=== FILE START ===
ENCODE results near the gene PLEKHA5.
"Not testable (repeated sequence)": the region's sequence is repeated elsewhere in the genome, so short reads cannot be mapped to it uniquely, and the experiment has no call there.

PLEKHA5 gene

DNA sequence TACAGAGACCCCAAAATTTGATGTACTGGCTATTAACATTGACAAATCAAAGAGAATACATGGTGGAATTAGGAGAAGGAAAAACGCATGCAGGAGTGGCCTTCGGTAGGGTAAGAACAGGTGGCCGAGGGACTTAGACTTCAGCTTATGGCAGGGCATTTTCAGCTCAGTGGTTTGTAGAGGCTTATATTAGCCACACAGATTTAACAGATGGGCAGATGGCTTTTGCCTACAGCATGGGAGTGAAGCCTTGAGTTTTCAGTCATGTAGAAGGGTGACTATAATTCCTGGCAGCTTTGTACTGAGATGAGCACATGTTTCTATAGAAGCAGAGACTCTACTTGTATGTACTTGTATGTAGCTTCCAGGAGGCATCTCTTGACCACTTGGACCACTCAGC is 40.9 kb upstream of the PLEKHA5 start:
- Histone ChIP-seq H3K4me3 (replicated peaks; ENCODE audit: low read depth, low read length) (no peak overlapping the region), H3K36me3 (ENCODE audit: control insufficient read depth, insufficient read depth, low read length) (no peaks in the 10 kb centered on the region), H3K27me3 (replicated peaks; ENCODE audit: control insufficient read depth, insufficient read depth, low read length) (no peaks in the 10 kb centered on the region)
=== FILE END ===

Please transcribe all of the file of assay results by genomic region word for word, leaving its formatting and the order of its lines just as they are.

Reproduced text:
ENCODE results near the gene PLEKHA5.
"Not testable (repeated sequence)": the region's sequence is repeated elsewhere in the genome, so short reads cannot be mapped to it uniquely, and the experiment has no call there.

PLEKHA5 gene

DNA sequence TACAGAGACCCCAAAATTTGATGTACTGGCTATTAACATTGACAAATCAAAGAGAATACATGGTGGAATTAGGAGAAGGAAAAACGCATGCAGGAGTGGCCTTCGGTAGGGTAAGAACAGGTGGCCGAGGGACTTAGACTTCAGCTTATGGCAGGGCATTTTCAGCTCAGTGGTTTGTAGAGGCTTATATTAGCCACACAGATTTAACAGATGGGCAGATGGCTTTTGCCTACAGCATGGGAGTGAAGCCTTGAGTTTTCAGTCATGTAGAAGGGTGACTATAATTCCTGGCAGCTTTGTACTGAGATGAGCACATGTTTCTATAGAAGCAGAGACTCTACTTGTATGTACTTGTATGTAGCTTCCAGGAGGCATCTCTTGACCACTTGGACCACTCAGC is 40.9 kb upstream of the PLEKHA5 start:
- Histone ChIP-seq H3K4me3 (replicated peaks; ENCODE audit: low read depth, low read length) (no peak overlapping the region), H3K36me3 (ENCODE audit: control insufficient read depth, insufficient read depth, low read length) (no peaks in the 10 kb centered on the region), H3K27me3 (replicated peaks; ENCODE audit: control insufficient read depth, insufficient read depth, low read length) (no peaks in the 10 kb centered on the region)